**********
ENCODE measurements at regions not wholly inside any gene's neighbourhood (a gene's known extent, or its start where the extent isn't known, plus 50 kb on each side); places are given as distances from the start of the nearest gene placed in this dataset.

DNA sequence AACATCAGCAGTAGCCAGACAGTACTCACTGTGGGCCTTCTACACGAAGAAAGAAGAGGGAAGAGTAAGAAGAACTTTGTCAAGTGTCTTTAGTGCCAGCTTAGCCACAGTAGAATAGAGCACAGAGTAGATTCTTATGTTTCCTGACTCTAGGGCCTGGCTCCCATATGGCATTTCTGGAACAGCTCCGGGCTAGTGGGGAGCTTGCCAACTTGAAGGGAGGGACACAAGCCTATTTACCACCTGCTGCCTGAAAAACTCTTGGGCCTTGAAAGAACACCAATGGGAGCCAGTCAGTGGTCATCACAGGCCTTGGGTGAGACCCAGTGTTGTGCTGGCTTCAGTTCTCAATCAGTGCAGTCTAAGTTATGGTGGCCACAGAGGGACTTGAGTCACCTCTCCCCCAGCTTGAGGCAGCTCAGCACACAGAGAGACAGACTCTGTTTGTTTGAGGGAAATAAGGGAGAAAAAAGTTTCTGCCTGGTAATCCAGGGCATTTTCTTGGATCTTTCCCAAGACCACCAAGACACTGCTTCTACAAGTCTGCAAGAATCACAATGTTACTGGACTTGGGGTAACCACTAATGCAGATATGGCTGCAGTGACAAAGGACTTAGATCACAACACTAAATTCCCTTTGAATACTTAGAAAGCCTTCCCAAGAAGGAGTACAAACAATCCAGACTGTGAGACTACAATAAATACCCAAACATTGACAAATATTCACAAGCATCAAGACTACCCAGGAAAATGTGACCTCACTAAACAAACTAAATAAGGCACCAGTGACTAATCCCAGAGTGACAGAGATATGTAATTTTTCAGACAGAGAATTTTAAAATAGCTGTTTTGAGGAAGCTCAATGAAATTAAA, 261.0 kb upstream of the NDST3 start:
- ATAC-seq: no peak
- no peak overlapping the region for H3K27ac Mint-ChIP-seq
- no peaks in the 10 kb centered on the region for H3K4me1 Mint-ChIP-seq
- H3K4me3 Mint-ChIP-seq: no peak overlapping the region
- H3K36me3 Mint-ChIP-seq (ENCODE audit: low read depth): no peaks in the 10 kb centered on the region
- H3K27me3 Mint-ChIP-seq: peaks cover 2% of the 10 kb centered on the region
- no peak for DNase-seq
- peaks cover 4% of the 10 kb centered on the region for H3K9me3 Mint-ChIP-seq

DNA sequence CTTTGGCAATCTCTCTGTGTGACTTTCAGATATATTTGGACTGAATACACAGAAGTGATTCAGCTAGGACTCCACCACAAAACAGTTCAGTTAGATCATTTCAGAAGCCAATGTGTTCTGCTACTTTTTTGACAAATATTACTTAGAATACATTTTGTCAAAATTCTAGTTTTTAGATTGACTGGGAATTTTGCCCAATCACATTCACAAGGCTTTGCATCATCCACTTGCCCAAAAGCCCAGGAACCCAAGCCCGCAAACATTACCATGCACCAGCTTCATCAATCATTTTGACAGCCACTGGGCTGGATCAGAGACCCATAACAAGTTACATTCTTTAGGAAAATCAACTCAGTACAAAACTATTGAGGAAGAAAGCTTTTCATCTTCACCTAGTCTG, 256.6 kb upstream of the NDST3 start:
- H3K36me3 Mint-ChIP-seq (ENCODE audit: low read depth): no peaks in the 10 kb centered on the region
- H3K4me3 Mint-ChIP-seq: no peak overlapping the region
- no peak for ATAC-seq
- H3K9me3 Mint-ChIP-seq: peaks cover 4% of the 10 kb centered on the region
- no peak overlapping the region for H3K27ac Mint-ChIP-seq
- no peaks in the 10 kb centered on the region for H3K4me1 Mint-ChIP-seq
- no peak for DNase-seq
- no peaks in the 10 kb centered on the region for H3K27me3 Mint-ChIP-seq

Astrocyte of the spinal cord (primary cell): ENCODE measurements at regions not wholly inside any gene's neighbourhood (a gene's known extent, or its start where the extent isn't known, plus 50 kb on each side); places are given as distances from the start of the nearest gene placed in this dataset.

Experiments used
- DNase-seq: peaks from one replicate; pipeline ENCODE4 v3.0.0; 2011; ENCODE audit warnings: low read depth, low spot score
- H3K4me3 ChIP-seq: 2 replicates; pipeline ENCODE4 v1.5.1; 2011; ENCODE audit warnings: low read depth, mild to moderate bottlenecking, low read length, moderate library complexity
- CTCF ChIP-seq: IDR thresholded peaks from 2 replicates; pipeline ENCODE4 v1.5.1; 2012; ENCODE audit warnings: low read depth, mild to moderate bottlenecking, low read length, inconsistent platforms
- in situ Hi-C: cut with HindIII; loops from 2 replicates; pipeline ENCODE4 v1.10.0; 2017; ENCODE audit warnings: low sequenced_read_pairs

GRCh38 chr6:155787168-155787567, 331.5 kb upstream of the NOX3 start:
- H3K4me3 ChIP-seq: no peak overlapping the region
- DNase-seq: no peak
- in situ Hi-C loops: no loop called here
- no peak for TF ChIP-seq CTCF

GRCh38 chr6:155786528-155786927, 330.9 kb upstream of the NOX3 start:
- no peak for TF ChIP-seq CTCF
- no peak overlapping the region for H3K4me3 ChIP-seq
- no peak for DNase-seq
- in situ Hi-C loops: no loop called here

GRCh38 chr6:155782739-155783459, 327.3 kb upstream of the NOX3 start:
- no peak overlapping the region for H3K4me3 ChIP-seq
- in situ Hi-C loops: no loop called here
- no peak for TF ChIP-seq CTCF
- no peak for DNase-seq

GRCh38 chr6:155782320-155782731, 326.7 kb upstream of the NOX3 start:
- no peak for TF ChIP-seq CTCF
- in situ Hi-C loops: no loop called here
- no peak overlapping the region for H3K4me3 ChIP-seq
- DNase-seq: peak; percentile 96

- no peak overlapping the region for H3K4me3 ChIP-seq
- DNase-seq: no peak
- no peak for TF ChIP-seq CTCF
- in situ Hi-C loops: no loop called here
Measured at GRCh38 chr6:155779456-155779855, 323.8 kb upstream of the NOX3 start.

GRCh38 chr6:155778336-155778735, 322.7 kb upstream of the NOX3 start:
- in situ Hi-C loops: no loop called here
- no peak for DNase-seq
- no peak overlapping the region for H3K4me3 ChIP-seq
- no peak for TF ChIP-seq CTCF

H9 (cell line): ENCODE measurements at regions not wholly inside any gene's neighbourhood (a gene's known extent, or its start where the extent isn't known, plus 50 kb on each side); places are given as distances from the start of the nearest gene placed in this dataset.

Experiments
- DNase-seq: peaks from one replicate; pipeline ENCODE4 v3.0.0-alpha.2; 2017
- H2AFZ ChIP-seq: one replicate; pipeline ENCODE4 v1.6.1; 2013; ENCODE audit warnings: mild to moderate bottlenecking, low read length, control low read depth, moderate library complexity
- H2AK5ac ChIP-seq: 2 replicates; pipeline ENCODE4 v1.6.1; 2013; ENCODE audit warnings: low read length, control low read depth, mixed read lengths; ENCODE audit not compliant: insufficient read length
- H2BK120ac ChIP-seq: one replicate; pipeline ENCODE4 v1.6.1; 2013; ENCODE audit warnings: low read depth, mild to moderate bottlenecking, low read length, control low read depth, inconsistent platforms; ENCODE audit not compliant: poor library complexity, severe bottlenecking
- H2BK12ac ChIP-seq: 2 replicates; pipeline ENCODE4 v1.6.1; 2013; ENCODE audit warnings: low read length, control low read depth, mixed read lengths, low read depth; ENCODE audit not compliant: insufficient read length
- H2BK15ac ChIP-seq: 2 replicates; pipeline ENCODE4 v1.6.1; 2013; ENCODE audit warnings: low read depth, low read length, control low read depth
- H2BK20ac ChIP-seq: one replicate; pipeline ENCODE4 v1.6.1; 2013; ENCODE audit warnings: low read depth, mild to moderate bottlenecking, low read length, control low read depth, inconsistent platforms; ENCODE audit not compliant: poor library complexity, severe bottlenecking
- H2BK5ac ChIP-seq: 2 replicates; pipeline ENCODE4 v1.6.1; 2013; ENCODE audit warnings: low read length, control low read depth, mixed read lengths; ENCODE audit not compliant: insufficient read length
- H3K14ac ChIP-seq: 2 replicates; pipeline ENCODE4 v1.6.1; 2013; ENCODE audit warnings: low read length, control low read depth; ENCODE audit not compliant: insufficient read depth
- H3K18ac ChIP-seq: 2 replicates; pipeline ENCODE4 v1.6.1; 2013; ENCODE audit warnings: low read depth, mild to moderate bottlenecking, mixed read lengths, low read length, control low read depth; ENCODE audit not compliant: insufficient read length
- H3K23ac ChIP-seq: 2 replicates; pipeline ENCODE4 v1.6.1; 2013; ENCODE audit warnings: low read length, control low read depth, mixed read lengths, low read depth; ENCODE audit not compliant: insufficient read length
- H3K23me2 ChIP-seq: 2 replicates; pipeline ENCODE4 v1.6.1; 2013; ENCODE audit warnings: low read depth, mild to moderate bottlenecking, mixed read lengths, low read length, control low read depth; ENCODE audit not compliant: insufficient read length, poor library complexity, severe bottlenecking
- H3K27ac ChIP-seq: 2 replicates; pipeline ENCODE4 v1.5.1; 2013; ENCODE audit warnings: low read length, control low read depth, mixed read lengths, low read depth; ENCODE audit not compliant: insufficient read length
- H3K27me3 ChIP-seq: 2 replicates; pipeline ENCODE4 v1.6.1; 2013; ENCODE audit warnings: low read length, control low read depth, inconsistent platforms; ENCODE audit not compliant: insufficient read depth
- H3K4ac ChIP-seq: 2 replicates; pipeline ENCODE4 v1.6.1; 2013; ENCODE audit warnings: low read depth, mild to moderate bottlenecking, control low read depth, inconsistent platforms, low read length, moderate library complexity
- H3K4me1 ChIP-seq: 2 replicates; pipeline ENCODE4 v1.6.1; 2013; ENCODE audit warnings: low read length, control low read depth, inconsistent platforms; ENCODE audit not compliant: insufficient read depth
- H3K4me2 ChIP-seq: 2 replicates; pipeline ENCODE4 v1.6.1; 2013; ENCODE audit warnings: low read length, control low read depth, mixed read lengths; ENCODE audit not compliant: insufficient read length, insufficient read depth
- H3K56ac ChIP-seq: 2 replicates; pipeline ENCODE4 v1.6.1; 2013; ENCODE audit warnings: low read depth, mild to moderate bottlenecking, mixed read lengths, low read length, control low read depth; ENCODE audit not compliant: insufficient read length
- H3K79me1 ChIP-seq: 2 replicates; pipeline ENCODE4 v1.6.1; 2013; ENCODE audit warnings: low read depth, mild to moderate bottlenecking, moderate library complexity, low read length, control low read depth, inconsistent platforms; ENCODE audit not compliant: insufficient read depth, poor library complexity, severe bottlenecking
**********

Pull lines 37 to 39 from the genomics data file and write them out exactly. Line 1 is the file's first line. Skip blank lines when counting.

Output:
- no peak overlapping the region for H3K4me3 ChIP-seq
- in situ Hi-C loops: no loop called here
- no peak for TF ChIP-seq CTCF